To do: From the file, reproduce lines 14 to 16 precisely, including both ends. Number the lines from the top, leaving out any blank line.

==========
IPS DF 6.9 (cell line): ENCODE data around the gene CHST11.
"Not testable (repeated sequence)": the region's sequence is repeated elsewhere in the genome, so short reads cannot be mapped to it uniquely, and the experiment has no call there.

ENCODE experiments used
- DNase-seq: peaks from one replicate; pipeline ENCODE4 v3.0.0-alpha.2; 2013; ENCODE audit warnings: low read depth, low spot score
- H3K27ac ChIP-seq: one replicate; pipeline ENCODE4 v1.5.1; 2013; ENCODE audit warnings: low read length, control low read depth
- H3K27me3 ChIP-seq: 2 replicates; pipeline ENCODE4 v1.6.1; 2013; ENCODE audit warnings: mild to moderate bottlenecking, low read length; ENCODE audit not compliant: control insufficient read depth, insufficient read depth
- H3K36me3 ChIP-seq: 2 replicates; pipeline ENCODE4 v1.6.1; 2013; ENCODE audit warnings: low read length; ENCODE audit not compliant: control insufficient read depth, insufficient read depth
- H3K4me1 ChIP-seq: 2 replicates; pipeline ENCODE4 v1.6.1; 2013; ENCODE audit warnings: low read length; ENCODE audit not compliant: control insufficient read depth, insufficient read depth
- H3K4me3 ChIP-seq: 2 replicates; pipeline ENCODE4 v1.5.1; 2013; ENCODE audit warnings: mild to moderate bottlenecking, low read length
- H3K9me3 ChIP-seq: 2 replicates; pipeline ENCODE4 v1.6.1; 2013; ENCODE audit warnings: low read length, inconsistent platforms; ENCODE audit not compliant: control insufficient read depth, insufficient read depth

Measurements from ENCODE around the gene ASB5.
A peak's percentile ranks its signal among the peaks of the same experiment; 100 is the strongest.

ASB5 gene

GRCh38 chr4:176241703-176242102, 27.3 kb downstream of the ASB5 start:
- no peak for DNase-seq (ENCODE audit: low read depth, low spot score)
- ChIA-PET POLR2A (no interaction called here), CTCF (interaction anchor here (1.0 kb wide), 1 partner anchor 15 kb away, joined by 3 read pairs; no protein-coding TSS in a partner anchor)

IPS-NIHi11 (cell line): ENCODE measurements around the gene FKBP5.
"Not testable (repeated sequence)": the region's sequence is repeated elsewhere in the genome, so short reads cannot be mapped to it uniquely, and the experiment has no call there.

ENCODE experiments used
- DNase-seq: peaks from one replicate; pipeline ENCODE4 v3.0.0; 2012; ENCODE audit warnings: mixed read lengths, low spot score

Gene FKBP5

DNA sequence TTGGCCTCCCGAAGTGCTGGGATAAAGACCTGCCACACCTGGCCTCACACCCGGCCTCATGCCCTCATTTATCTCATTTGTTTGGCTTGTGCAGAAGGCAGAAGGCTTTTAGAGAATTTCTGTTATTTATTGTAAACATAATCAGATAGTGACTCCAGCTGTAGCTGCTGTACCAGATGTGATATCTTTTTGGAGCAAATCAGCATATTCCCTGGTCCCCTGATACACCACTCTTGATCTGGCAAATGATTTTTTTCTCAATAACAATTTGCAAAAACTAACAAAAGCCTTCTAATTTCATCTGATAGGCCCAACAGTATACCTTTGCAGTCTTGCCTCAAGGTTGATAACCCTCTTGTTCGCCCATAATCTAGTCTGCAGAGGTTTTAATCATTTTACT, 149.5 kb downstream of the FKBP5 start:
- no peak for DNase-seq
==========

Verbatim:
GRCh38 chr4:176241703-176242102, 27.3 kb downstream of the ASB5 start:
- no peak for DNase-seq (ENCODE audit: low read depth, low spot score)
- ChIA-PET POLR2A (no interaction called here), CTCF (interaction anchor here (1.0 kb wide), 1 partner anchor 15 kb away, joined by 3 read pairs; no protein-coding TSS in a partner anchor)